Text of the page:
The Burlington City Council agreed unanimously on Monday to consider a wage hike for council members.
Currently, councilors earn $3,000 a year — a figure that has stayed the same for more than 12 years, according to independent Councilor Dave Hartnett, who sponsored the resolution. Given the time he spends on the job, “I don’t believe it would be even minimum wage,” he said.
“We do it for the love of the city … but I think we need to be realistic,” he told the council on Monday. “In the last 12 to 16 months, I feel like I’ve spent more time with city council than I have with my family. That’s valuable time.”
Before passing the resolution, the council voted to strike language in Hartnett’s original motion that called for a $2,000 raise. Now, the increase is undetermined. The charter change committee will discuss the resolution at its meeting Tuesday, and return to the council with a suggested figure. If approved by the council, the proposed increase would go on the ballot in March on Town Meeting Day.
The council shrunk from 14 to 12 members after a 2015 redistricting process, Hartnett noted, resulting in more work for fewer members. Hartnett, who represents Burlington’s New North End, estimated that he spends approximately 40 to 50 hours a month on council business and attending various subcommittees. A slightly higher salary may also increase the pool of those interested in running for a council seat, he added.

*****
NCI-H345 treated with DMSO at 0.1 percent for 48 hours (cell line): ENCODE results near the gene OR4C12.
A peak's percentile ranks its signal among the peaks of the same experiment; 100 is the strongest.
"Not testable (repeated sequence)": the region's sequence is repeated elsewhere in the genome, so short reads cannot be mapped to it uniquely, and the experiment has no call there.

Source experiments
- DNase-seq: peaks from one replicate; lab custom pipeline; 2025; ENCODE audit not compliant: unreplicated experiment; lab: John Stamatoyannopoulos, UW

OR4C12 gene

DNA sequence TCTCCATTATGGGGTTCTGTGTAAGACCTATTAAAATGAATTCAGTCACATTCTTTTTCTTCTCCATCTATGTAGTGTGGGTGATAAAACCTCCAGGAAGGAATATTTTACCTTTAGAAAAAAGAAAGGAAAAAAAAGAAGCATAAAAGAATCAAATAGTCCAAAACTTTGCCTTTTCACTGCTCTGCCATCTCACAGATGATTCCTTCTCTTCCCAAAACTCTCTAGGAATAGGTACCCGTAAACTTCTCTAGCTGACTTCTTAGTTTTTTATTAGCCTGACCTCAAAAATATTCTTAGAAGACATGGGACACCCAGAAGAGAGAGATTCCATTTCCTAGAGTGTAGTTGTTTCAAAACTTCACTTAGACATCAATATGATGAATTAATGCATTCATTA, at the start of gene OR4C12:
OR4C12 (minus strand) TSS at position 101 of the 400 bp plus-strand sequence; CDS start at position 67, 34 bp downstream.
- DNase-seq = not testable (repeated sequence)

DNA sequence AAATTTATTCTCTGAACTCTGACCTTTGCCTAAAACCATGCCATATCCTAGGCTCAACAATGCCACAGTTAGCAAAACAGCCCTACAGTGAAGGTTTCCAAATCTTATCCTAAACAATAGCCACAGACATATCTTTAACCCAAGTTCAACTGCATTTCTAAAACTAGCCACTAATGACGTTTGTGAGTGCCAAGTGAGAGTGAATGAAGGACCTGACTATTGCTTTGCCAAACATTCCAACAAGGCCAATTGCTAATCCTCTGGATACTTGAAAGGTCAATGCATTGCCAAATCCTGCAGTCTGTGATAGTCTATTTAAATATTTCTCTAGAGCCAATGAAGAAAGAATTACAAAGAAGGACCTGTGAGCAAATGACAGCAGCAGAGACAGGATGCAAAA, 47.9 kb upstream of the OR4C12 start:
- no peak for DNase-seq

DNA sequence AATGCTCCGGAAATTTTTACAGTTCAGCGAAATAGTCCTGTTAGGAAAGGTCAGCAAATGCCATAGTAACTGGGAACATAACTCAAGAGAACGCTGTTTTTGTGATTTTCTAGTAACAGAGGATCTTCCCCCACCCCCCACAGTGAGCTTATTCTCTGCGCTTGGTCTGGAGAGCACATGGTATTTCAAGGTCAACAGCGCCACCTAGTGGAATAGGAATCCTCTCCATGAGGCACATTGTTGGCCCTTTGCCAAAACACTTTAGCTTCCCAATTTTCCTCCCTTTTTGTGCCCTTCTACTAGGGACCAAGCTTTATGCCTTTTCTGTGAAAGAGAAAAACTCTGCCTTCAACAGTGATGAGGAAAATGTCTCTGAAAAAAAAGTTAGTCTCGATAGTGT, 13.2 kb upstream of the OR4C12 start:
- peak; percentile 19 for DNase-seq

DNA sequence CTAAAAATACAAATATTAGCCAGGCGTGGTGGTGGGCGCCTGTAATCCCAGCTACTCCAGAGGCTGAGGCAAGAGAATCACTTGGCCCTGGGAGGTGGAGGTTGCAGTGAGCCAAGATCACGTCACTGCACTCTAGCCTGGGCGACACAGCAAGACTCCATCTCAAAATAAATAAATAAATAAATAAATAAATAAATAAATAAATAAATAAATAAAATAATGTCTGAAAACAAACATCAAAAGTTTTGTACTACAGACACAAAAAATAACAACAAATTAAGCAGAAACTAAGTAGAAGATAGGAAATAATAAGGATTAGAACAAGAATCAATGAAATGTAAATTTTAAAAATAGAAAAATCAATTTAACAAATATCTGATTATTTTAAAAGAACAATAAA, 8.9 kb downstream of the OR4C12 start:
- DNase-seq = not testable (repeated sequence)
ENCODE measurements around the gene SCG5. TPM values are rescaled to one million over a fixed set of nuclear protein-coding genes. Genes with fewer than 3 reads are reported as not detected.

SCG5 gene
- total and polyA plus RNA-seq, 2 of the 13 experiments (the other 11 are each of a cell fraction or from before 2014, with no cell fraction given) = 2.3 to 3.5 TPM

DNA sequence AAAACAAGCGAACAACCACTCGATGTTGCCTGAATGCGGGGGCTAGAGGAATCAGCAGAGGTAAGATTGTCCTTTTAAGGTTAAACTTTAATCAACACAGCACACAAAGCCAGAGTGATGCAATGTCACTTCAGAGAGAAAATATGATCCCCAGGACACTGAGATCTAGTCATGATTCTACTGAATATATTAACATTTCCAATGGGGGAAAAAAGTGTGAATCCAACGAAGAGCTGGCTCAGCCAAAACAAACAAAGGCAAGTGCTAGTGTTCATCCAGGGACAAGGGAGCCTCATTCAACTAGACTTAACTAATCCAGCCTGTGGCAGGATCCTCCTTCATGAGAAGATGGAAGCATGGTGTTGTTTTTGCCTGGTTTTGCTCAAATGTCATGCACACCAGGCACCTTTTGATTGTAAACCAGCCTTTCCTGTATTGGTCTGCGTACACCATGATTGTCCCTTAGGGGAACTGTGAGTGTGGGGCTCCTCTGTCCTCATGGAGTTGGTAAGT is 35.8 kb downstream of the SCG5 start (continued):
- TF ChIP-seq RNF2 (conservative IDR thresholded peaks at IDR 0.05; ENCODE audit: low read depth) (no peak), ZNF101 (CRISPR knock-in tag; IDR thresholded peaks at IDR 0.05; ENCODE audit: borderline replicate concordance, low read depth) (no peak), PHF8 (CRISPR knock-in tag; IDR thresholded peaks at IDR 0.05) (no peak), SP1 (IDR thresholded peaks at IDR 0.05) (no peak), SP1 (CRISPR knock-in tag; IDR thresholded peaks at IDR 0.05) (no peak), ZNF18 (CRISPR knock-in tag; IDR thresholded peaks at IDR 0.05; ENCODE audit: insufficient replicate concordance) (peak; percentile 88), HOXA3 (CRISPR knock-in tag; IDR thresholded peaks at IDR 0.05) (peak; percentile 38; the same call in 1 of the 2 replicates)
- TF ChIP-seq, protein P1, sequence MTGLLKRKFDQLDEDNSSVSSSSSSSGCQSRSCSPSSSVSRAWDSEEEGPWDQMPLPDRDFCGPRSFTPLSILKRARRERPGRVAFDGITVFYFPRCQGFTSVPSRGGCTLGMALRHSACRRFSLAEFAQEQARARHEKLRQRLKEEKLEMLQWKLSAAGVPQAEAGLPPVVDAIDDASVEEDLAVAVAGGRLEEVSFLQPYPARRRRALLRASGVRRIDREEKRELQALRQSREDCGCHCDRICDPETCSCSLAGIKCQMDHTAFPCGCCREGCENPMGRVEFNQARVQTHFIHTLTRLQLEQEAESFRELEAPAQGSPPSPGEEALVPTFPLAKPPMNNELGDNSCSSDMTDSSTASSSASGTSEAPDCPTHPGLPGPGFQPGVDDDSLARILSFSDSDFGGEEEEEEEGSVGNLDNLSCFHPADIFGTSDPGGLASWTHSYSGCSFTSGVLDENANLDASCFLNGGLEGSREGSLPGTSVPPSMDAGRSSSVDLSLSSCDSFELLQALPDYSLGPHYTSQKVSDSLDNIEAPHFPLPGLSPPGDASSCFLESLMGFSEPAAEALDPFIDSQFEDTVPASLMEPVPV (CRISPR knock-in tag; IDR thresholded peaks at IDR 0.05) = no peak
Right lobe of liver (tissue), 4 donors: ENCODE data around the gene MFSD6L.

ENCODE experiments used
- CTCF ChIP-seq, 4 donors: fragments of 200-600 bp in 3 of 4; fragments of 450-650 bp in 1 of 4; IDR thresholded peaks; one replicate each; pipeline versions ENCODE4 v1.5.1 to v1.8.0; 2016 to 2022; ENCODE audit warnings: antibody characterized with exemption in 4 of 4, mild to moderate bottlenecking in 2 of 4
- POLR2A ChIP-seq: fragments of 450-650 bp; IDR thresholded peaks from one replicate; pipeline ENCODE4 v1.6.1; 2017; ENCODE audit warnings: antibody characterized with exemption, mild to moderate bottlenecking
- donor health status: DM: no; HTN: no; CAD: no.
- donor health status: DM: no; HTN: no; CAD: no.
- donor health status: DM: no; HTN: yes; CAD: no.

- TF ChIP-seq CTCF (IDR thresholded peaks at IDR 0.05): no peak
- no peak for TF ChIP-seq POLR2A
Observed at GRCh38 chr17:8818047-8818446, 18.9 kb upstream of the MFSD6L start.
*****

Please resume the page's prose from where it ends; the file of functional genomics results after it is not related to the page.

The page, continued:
Support for the motion was widespread. “I’ve often thought about how much more I could do for my constituents with just that much more capacity,” said Progressive Councilor Selene Colburn after Hartnett made a motion to approve.
Councilor Tom Ayres pointed to the South Portland, Maine city council, which offers its members health benefits in addition to basic compensation. Such benefits, Ayres said, may not cost the city significantly and could also provide an incentive for more community members to serve.
For context, Hartnett pointed out, Plattsburgh, N.Y., city councilors make $6,000 a year; he would not be in favor of doubling the current salary, he said. He chose the $2,000 figure arbitrarily, he noted later, but doesn’t support raising his pay any more than that.
Compensation has never determined his decision to run for the position, Hartnett said, but neither is it irrelevant. He works managing a Mobil gas station in Burlington, and said he uses the city council monthly pay check to cover his family’s winter gas bill.
With Burlington’s downtown redevelopment and other controversial issues looming, “more and more has been dumped on our plates,” he told Seven Days Tuesday. Still, he merely wants a review of the issue; if the charter change committee suggested no change in pay, he wouldn’t complain.
“It’s certainly not one of the driving issues facing the city,” Hartnett said.